Japan's proposed departure tax draws mixed views, poses challenges
Kyodo -- Dec 27
Japan's planned introduction of a "departure tax" on international travelers has received a mixed response, with many questions yet to be answered about how the revenues will be spent.

Hopes are high that the recent tourism boom will continue beyond the 2020 Tokyo Olympics and Paralympics, when the government aims to attract 40 million visitors to the country that year.

But the surge in visitors is also making it imperative for debt-ridden Japan to secure enough funding to improve infrastructure and services for foreign tourists in a country that prides itself on its "omotenashi" hospitality.

Some visiting tourists appear supportive of the move to require each passenger to pay 1,000 yen ($8.9) every time they depart Japan by air or sea. But other travelers, including Japanese going abroad, are unconvinced how they are going to benefit from it.

"Paying a tax does not sound good," said Wang Pei Hsien, a 47-year-old tourist concluding a six-day visit from Taiwan. "But if I can get better services here, I think it's OK," she said before flying out of Tokyo's Haneda airport.

The ruling coalition of the Liberal Democratic Party and Komeito party included the introduction of the new tax for international travelers in their reform package approved Thursday.

News source: Kyodo
Jan 17
Spending by visitors from abroad during their stays in Japan exceeded 4 trillion yen for the first time on record in 2017, the Japan National Tourism Organization said in a preliminary report on Tuesday. (Jiji)
Jan 16
Discount retailer Don Quijote Co. unveiled a renovated Ferris wheel Monday in Osaka’s Dotonbori shopping district. (Japan Times)
Jan 15
About 2,000 women who are or will turn 20 years old as of April 1 took part in an annual New Year archery event for new adults at Sanjusangendo, a Buddhist temple in Kyoto, on Sunday. (Japan Today)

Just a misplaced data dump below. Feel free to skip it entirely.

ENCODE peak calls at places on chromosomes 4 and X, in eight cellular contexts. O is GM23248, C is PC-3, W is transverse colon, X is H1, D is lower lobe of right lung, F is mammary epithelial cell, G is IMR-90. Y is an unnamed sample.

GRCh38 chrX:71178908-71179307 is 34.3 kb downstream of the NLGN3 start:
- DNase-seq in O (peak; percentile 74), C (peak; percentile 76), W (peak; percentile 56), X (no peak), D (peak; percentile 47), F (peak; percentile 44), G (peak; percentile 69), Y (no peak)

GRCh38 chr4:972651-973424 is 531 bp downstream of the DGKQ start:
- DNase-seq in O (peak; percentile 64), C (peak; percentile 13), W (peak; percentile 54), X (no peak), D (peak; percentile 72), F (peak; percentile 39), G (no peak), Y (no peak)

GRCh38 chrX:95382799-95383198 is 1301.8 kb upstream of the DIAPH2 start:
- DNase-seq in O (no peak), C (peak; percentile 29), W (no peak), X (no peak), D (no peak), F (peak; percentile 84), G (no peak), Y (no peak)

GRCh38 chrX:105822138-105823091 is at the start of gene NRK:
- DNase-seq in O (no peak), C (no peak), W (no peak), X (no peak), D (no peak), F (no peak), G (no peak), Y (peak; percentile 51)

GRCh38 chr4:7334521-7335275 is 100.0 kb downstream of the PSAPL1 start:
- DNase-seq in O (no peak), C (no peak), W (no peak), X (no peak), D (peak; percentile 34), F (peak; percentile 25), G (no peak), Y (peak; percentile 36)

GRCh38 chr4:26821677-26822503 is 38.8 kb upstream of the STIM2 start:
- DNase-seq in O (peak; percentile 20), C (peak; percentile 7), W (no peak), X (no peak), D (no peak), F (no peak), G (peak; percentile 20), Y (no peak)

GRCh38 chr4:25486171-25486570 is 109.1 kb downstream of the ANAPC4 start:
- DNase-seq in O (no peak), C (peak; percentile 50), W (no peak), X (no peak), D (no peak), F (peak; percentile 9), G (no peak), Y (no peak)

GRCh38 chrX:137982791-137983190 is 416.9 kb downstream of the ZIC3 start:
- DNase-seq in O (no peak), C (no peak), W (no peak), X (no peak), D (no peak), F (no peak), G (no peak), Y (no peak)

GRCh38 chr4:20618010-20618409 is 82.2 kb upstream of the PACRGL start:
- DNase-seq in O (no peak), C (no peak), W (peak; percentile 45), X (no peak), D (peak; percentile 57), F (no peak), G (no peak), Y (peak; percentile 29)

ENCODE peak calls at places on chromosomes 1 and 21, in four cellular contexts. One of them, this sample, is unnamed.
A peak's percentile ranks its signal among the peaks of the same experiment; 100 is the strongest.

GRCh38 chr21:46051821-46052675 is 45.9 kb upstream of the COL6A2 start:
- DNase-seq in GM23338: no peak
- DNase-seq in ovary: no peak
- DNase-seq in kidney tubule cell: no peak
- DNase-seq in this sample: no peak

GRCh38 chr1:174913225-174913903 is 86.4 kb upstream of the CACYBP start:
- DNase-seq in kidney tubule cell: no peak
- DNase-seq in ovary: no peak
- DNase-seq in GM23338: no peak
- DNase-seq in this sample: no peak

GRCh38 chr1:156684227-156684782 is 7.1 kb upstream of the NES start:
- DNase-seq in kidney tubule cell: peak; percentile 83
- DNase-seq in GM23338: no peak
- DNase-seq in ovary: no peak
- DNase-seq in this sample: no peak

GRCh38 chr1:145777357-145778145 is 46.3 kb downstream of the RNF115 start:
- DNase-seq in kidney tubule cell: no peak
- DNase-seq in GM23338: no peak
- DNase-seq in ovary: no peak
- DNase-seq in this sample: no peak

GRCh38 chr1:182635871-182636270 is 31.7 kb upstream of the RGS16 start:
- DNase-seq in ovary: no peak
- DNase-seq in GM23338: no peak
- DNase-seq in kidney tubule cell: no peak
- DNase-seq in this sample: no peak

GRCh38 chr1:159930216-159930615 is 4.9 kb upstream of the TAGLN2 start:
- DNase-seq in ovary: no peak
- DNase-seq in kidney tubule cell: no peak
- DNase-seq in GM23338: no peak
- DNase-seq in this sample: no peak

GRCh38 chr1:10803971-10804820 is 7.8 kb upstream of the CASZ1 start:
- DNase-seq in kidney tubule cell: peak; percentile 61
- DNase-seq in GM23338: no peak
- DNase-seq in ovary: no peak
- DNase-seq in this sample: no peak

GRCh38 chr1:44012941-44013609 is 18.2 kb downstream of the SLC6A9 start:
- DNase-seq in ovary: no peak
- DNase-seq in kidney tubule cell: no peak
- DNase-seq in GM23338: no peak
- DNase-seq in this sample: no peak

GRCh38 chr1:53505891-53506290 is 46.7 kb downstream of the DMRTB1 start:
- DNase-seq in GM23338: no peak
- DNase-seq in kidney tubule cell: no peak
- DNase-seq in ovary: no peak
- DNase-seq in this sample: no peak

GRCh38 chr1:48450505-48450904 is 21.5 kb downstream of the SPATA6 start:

Jan 15
Grab your towel because it's time for an epic Japanese onsen bath adventure! We will explore 12 Onsen Towns, hopping from one to another as a "bath tourist" around Fukushima. Naked outside in the snow? It's part of the fun! (ONLY in JAPAN)
Jan 12
Japan received a record number of overseas visitors in 2017 for the fifth straight year, with the greatest growth coming from Asian countries, where low-cost air carriers are expanding service. (Nikkei)
Jan 05
The Japanese government will launch a project to convert all traditional squat toilets in popular tourist destinations into sit-on types that are more commonly used in other developed countries. (NHK)
Jan 01
Millions on Japanese ushered in the new year early Monday by visiting shrines, as well as going to vantage spots to watch the first sunrise (hatsuhinode) of 2018. (Japan Today)
Dec 31
A section near Tokyo's Shibuya railway station will be made a vehicle-free promenade for the upcoming New Year's countdown. (NHK)
Dec 31
The capital saw its first snowfall of the season on Sunday as cold air gripped eastern Japan with the approach of a low pressure system, the Meteorological Agency said. (Japan Times)
Dec 30
Japanese travelers are crowding highways, train stations and airports as they head to their hometowns and leisure spots for the New Year holidays. (NHK)